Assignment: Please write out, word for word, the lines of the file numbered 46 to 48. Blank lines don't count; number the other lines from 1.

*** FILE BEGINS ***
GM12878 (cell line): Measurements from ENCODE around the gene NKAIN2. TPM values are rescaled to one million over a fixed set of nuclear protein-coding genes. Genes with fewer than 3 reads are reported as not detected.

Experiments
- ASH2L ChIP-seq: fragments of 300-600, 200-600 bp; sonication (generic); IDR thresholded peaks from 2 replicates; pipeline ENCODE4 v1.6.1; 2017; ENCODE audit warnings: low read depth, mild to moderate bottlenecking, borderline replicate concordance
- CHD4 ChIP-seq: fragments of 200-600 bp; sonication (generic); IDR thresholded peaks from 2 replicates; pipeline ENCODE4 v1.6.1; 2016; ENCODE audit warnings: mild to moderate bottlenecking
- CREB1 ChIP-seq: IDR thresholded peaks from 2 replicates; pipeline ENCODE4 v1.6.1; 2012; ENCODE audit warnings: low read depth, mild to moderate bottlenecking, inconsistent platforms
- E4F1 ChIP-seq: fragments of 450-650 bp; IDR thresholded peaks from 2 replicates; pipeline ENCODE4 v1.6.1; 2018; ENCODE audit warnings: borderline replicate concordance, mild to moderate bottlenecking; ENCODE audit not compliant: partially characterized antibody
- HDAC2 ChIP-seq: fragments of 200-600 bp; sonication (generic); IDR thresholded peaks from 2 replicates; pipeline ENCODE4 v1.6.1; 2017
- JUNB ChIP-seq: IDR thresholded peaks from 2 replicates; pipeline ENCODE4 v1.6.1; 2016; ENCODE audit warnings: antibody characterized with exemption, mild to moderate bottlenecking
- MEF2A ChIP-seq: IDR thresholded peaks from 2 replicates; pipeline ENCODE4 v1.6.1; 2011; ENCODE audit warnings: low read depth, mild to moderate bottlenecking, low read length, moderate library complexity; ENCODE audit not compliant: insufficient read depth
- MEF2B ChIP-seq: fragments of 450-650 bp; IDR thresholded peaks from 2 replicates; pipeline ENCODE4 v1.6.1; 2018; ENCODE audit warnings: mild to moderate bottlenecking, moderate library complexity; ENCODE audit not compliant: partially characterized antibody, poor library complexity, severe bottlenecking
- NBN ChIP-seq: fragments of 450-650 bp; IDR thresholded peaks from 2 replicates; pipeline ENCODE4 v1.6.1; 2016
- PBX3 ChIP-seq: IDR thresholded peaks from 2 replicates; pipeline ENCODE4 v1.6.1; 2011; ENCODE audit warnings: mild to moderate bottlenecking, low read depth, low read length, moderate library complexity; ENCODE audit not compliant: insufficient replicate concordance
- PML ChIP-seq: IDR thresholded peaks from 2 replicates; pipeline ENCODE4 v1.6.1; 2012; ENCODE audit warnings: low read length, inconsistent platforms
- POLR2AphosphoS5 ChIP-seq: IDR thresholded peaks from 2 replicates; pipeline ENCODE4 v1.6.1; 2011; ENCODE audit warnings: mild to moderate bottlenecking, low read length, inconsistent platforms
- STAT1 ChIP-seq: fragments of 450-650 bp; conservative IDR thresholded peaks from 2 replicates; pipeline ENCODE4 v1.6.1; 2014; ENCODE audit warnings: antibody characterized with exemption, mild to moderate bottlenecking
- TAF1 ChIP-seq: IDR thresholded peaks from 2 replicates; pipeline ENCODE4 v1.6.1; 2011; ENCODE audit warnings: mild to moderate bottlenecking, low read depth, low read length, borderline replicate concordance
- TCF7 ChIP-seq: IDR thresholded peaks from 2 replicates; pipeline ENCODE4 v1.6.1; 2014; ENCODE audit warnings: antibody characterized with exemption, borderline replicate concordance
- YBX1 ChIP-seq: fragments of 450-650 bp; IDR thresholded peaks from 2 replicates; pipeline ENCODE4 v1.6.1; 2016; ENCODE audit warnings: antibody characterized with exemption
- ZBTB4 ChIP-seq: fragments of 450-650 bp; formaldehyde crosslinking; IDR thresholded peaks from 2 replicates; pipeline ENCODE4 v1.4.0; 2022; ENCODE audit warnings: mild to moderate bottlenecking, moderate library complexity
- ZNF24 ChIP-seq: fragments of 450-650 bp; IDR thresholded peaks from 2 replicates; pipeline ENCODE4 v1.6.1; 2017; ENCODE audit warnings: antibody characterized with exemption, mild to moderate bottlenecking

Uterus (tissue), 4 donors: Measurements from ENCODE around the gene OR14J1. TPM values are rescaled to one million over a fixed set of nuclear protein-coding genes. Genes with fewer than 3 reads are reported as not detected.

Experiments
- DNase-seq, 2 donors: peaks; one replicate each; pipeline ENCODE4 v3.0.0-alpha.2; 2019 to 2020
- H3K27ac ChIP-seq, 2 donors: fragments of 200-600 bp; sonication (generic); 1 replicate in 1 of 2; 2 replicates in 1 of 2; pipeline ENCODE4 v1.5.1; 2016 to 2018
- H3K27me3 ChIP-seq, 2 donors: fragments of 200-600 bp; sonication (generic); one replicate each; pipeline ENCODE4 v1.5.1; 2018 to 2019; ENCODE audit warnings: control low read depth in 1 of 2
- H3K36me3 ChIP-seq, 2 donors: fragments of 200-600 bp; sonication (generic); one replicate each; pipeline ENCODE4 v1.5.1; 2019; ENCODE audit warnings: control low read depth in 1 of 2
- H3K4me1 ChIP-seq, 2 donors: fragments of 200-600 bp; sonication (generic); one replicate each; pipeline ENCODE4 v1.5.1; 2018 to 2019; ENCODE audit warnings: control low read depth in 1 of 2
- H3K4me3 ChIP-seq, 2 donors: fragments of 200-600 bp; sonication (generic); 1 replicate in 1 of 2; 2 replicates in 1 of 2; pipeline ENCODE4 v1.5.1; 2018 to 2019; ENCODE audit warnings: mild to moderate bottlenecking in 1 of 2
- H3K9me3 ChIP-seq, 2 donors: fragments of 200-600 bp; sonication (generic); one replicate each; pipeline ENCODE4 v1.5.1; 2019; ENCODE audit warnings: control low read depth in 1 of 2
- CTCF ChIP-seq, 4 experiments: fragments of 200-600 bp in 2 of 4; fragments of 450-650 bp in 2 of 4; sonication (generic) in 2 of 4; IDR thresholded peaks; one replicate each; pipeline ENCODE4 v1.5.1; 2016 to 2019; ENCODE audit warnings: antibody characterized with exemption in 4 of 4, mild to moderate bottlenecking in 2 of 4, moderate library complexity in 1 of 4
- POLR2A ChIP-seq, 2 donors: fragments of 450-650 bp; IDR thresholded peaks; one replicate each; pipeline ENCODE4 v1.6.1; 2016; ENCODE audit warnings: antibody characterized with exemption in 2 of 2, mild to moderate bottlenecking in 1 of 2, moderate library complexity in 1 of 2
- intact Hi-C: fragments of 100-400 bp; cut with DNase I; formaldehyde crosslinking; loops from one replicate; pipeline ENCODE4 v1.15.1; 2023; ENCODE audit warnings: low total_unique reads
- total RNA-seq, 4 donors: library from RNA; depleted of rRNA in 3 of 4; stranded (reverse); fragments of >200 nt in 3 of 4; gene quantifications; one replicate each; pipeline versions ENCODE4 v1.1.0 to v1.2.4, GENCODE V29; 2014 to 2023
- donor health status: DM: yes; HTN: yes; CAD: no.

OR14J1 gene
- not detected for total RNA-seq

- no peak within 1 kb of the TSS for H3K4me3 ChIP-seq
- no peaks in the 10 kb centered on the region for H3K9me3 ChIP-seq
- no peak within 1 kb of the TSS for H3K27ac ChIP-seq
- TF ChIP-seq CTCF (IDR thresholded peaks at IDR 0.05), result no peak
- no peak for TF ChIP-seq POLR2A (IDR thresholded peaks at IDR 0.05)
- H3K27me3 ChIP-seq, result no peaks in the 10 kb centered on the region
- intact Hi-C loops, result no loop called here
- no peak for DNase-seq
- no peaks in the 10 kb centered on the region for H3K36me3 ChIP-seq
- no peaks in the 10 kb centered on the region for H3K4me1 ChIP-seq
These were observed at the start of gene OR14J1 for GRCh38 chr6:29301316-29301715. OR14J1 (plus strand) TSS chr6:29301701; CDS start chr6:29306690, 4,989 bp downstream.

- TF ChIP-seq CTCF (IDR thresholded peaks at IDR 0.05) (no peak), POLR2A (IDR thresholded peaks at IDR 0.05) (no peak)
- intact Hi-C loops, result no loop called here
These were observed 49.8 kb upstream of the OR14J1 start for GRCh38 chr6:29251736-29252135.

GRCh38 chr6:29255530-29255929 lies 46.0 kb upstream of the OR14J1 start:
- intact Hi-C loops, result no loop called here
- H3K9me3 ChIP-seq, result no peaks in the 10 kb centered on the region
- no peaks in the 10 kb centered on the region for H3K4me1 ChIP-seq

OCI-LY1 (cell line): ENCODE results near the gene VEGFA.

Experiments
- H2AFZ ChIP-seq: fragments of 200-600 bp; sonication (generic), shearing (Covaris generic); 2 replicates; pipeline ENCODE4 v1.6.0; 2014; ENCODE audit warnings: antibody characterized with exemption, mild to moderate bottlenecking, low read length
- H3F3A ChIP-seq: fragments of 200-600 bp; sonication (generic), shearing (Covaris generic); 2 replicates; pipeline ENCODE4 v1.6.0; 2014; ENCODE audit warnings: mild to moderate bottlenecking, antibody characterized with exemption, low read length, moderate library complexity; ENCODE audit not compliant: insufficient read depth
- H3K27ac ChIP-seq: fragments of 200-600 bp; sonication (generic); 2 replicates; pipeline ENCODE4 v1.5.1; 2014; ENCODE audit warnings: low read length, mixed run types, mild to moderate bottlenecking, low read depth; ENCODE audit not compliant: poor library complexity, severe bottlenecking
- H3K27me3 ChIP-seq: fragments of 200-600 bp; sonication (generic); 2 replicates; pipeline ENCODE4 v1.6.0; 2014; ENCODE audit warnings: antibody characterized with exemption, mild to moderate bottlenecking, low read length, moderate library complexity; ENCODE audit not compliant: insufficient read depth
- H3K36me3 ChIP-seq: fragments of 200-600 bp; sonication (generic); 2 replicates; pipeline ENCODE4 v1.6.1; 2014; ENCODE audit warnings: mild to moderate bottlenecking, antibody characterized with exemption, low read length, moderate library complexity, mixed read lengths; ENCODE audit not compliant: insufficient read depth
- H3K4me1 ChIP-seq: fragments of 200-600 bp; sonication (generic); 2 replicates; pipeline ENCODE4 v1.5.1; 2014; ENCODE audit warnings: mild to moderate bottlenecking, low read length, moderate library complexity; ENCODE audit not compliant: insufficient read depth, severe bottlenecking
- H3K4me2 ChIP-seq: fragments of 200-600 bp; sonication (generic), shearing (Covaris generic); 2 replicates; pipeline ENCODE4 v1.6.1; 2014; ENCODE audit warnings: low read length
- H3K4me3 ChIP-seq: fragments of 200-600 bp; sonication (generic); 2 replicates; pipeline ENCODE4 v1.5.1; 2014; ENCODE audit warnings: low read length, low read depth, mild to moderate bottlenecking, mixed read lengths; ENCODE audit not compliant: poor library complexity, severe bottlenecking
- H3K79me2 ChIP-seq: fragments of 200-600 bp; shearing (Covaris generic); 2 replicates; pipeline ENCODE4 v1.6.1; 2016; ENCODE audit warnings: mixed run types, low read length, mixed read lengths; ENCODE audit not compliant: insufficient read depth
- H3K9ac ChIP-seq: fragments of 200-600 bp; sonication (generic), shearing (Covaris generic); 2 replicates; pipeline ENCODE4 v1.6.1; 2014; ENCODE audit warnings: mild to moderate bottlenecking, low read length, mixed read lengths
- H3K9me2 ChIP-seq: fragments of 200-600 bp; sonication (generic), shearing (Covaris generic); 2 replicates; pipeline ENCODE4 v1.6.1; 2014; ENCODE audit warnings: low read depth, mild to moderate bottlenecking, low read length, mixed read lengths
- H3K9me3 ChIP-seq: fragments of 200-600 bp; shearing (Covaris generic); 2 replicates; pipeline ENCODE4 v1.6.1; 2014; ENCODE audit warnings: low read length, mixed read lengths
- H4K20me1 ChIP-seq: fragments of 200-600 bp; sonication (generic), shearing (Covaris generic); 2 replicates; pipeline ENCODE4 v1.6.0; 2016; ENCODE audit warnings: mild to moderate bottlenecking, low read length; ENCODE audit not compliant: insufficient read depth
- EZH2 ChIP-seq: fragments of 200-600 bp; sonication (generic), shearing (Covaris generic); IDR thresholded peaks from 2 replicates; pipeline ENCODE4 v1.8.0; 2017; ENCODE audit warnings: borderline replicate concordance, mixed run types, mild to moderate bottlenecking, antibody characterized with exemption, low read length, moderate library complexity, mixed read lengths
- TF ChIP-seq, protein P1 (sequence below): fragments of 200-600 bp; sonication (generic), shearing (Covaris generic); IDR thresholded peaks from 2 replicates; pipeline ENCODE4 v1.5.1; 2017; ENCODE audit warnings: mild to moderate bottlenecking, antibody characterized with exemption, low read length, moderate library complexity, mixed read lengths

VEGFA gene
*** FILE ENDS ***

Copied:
- no peaks in the 10 kb centered on the region for H3K4me1 ChIP-seq
These were observed at the start of gene OR14J1 for GRCh38 chr6:29301316-29301715. OR14J1 (plus strand) TSS chr6:29301701; CDS start chr6:29306690, 4,989 bp downstream.

- TF ChIP-seq CTCF (IDR thresholded peaks at IDR 0.05) (no peak), POLR2A (IDR thresholded peaks at IDR 0.05) (no peak)